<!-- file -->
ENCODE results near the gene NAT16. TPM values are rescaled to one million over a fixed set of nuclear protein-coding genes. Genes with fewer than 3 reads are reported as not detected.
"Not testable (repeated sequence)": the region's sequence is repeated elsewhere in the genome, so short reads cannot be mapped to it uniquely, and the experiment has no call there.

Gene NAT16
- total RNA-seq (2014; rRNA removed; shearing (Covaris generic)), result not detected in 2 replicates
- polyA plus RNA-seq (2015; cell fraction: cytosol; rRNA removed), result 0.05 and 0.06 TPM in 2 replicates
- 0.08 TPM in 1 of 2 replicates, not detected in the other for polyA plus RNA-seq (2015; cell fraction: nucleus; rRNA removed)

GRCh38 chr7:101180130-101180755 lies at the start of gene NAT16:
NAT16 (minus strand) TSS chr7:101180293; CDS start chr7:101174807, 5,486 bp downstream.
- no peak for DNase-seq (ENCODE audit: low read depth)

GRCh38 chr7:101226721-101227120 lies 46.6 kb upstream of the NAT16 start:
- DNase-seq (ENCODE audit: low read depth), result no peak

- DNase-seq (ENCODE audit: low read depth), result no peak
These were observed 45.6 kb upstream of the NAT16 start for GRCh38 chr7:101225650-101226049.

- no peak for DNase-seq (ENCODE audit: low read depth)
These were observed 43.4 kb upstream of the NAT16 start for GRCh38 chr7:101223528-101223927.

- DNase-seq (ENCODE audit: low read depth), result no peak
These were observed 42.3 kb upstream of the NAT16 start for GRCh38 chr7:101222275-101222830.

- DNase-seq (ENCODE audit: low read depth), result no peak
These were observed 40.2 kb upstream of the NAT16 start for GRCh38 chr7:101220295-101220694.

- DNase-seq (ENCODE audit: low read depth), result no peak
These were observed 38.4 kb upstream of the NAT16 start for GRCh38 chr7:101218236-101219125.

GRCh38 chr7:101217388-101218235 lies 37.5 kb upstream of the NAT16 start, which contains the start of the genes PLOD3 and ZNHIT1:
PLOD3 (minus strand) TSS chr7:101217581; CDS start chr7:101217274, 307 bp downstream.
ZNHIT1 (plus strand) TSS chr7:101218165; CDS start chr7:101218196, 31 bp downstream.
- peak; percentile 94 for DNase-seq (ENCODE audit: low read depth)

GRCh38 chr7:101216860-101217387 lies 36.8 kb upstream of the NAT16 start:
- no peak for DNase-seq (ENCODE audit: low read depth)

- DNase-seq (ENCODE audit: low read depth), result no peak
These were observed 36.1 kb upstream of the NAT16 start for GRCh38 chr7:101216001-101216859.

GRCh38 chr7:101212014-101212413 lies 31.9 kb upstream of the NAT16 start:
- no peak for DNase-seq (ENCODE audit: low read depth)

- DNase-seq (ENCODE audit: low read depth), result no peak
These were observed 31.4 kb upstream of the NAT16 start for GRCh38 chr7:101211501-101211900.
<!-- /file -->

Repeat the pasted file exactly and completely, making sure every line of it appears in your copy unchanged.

ENCODE results near the gene NAT16. TPM values are rescaled to one million over a fixed set of nuclear protein-coding genes. Genes with fewer than 3 reads are reported as not detected.
"Not testable (repeated sequence)": the region's sequence is repeated elsewhere in the genome, so short reads cannot be mapped to it uniquely, and the experiment has no call there.

Gene NAT16
- total RNA-seq (2014; rRNA removed; shearing (Covaris generic)), result not detected in 2 replicates
- polyA plus RNA-seq (2015; cell fraction: cytosol; rRNA removed), result 0.05 and 0.06 TPM in 2 replicates
- 0.08 TPM in 1 of 2 replicates, not detected in the other for polyA plus RNA-seq (2015; cell fraction: nucleus; rRNA removed)

GRCh38 chr7:101180130-101180755 lies at the start of gene NAT16:
NAT16 (minus strand) TSS chr7:101180293; CDS start chr7:101174807, 5,486 bp downstream.
- no peak for DNase-seq (ENCODE audit: low read depth)

GRCh38 chr7:101226721-101227120 lies 46.6 kb upstream of the NAT16 start:
- DNase-seq (ENCODE audit: low read depth), result no peak

- DNase-seq (ENCODE audit: low read depth), result no peak
These were observed 45.6 kb upstream of the NAT16 start for GRCh38 chr7:101225650-101226049.

- no peak for DNase-seq (ENCODE audit: low read depth)
These were observed 43.4 kb upstream of the NAT16 start for GRCh38 chr7:101223528-101223927.

- DNase-seq (ENCODE audit: low read depth), result no peak
These were observed 42.3 kb upstream of the NAT16 start for GRCh38 chr7:101222275-101222830.

- DNase-seq (ENCODE audit: low read depth), result no peak
These were observed 40.2 kb upstream of the NAT16 start for GRCh38 chr7:101220295-101220694.

- DNase-seq (ENCODE audit: low read depth), result no peak
These were observed 38.4 kb upstream of the NAT16 start for GRCh38 chr7:101218236-101219125.

GRCh38 chr7:101217388-101218235 lies 37.5 kb upstream of the NAT16 start, which contains the start of the genes PLOD3 and ZNHIT1:
PLOD3 (minus strand) TSS chr7:101217581; CDS start chr7:101217274, 307 bp downstream.
ZNHIT1 (plus strand) TSS chr7:101218165; CDS start chr7:101218196, 31 bp downstream.
- peak; percentile 94 for DNase-seq (ENCODE audit: low read depth)

GRCh38 chr7:101216860-101217387 lies 36.8 kb upstream of the NAT16 start:
- no peak for DNase-seq (ENCODE audit: low read depth)

- DNase-seq (ENCODE audit: low read depth), result no peak
These were observed 36.1 kb upstream of the NAT16 start for GRCh38 chr7:101216001-101216859.

GRCh38 chr7:101212014-101212413 lies 31.9 kb upstream of the NAT16 start:
- no peak for DNase-seq (ENCODE audit: low read depth)

- DNase-seq (ENCODE audit: low read depth), result no peak
These were observed 31.4 kb upstream of the NAT16 start for GRCh38 chr7:101211501-101211900.